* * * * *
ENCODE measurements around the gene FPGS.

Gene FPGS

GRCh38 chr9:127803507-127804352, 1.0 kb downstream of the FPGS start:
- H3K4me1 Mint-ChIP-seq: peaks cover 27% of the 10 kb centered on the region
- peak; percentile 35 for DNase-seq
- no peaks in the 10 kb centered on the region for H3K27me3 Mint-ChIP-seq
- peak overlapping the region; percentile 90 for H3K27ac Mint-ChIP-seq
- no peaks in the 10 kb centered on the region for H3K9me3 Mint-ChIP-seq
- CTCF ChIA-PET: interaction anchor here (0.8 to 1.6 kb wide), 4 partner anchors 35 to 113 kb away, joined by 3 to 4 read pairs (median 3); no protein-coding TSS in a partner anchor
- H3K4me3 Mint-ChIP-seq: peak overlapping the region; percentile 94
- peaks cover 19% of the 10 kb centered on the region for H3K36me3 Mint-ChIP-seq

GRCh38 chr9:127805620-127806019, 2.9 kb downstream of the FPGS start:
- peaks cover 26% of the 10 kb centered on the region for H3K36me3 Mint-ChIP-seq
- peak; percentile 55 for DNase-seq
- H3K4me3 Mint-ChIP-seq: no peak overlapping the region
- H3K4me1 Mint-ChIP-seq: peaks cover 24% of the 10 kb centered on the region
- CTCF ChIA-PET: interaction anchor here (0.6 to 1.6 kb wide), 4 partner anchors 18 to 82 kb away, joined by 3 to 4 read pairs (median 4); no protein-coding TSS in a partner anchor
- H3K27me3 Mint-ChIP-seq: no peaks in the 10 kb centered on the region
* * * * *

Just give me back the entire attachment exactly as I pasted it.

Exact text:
ENCODE measurements around the gene FPGS.

Gene FPGS

GRCh38 chr9:127803507-127804352, 1.0 kb downstream of the FPGS start:
- H3K4me1 Mint-ChIP-seq: peaks cover 27% of the 10 kb centered on the region
- peak; percentile 35 for DNase-seq
- no peaks in the 10 kb centered on the region for H3K27me3 Mint-ChIP-seq
- peak overlapping the region; percentile 90 for H3K27ac Mint-ChIP-seq
- no peaks in the 10 kb centered on the region for H3K9me3 Mint-ChIP-seq
- CTCF ChIA-PET: interaction anchor here (0.8 to 1.6 kb wide), 4 partner anchors 35 to 113 kb away, joined by 3 to 4 read pairs (median 3); no protein-coding TSS in a partner anchor
- H3K4me3 Mint-ChIP-seq: peak overlapping the region; percentile 94
- peaks cover 19% of the 10 kb centered on the region for H3K36me3 Mint-ChIP-seq

GRCh38 chr9:127805620-127806019, 2.9 kb downstream of the FPGS start:
- peaks cover 26% of the 10 kb centered on the region for H3K36me3 Mint-ChIP-seq
- peak; percentile 55 for DNase-seq
- H3K4me3 Mint-ChIP-seq: no peak overlapping the region
- H3K4me1 Mint-ChIP-seq: peaks cover 24% of the 10 kb centered on the region
- CTCF ChIA-PET: interaction anchor here (0.6 to 1.6 kb wide), 4 partner anchors 18 to 82 kb away, joined by 3 to 4 read pairs (median 4); no protein-coding TSS in a partner anchor
- H3K27me3 Mint-ChIP-seq: no peaks in the 10 kb centered on the region